The challenge of its life

As the Ozaukee Washington Land Trust celebrates 30 years, it’s scrambling to pull off its most ambitious project yet in the face of state grant fiasco, county vote

OZAUKEE WASHINGTON LAND TRUST Executive Director Tom Stolp stood near the entrance to Lion’s Den Gorge Nature Center in the Town of Grafton, one of the most popular preserves acquired by the organization that has now turned its sights on purchasing the nearby Cedar Gorge Clay Bluffs Nature Preserve. Photo by Sam Arendt
Ozaukee Press staff

As the Ozaukee Washington Land Trust celebrates its 30th anniversary this year, it also faces one of the biggest challenges in its history — acquisition of the 131-acre Cedar Gorge Clay Bluffs Nature Preserve in the City of Port Washington.

“This is our largest project we’ve ever undertaken,” Land Trust Executive Director Tom Stolp said. “This project is a very ambitious undertaking.”

The Land Trust has an option to purchase the land from Waukesha State Bank. It plans to buy the parcel, then turn it over to Ozaukee County to hold in perpetuity as a nature preserve — a process identical to one used to acquire the nearby Lion’s Den Gorge Nature Preserve.

While the Land Trust and Ozaukee County have been successful in raising much of the $5 million needed for the purchase, they still need roughly $1 million to make the nature preserve a reality.

That’s because a Knowles-Nelson stewardship grant offered to the Land Trust by the state Department of Natural Resources has not been approved by the Joint Finance Committee.

The DNR recommended a $2.3 million grant that the committee failed to approve after an anonymous legislator objected to it, and a compromise $1.3 million grant has been similarly delayed now that an anonymous developer indicated he wants to buy the land.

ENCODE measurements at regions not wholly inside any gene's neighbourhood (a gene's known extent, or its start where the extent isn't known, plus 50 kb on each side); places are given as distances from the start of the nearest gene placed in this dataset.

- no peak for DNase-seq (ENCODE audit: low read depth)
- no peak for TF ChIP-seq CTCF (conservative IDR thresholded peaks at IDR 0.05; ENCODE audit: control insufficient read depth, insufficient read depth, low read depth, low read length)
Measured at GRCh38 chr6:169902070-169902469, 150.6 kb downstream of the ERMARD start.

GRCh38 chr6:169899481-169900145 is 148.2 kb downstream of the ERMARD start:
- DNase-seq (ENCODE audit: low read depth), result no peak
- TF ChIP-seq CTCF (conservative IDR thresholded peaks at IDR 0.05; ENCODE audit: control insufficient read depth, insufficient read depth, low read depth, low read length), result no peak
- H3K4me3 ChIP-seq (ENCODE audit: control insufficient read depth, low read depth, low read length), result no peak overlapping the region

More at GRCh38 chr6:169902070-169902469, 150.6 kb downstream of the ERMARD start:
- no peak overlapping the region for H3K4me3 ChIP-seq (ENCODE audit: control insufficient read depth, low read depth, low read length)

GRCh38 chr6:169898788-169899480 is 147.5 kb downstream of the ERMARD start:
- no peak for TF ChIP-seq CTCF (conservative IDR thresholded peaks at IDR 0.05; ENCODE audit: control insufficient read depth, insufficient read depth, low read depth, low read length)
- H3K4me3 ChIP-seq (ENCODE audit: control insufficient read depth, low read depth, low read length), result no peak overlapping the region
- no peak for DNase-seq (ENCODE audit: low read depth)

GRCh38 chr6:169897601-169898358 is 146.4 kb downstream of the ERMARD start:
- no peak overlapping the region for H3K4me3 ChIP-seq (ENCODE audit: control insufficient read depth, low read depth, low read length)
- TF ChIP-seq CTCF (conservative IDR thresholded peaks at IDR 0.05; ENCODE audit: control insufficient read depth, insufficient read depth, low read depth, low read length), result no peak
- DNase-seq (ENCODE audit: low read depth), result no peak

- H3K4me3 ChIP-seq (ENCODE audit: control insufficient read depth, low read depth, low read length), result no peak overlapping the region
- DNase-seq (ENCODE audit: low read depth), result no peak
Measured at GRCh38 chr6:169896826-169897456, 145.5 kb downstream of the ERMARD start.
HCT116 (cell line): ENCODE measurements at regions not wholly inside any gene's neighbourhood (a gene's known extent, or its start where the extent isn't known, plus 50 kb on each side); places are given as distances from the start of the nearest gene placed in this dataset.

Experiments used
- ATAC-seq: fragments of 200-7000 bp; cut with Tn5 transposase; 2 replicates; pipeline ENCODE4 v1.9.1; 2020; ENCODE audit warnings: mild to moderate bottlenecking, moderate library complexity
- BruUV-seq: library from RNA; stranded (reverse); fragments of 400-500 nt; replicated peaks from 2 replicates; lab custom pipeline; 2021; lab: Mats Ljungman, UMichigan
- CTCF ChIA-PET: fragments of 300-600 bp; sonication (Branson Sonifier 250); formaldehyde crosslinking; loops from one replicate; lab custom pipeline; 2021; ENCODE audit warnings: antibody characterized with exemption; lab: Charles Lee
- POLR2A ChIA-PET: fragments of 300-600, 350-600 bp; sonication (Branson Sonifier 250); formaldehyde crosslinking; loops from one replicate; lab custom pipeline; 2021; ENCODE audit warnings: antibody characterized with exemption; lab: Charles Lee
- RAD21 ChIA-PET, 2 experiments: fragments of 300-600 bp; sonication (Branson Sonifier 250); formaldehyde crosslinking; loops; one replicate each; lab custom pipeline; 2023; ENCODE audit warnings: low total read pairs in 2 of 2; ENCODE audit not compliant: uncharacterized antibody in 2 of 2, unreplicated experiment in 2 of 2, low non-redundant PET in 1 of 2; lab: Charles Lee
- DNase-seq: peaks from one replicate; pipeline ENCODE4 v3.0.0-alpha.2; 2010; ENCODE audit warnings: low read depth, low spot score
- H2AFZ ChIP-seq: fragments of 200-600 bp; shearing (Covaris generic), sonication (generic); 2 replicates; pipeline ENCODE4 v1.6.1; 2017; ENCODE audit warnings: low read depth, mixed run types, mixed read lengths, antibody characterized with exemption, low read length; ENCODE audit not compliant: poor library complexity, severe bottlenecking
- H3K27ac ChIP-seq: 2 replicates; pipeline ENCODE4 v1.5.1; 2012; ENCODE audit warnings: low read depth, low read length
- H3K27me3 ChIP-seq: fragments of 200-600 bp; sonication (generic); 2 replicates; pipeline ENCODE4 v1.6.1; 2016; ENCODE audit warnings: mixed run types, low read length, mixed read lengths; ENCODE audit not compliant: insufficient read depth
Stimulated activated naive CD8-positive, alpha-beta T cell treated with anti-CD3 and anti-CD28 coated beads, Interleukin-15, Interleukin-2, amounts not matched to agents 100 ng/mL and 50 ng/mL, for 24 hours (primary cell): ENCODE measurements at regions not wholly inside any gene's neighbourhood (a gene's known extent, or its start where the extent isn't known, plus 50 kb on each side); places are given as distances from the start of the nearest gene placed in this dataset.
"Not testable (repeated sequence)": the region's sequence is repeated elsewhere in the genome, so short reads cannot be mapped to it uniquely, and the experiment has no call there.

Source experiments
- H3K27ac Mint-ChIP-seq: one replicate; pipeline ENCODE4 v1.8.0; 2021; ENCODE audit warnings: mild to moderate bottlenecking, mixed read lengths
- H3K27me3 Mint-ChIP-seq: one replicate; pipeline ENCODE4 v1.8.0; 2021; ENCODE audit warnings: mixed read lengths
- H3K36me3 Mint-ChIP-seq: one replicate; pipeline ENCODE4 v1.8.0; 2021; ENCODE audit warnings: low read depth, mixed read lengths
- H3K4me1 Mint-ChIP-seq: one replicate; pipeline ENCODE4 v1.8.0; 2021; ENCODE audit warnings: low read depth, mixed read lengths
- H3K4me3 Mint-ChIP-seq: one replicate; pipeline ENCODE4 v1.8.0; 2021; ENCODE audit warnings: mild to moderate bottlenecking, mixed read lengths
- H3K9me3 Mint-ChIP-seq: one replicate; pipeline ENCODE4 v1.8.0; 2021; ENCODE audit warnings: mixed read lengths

In response, the Land Trust committed an extra $500,000 to the project and sought $1 million from the Ozaukee County Board, but that measure fell short of board approval last week.

Since then, Stolp said, the Land Trust has been reaching out to businesses, individuals, foundations and other entities to try and raise another $1 million by the end of June, when one of the federal grants will expire.

It’s a daunting task, Stolp said.

“We’re giving it the full-court press,” he said. “We’ll just have to go out and do more fundraising. There’s been a wonderful outpouring of concern from people who want to make this project a reality. Rather than talking about it, people are stepping up to make very generous donations.”

Since the County Board meeting, he said, more than 40 new donors have stepped forward to contribute funds.

“We’ve had some very generous folks step up,” Stolp said. “We hope to have big news in the coming weeks.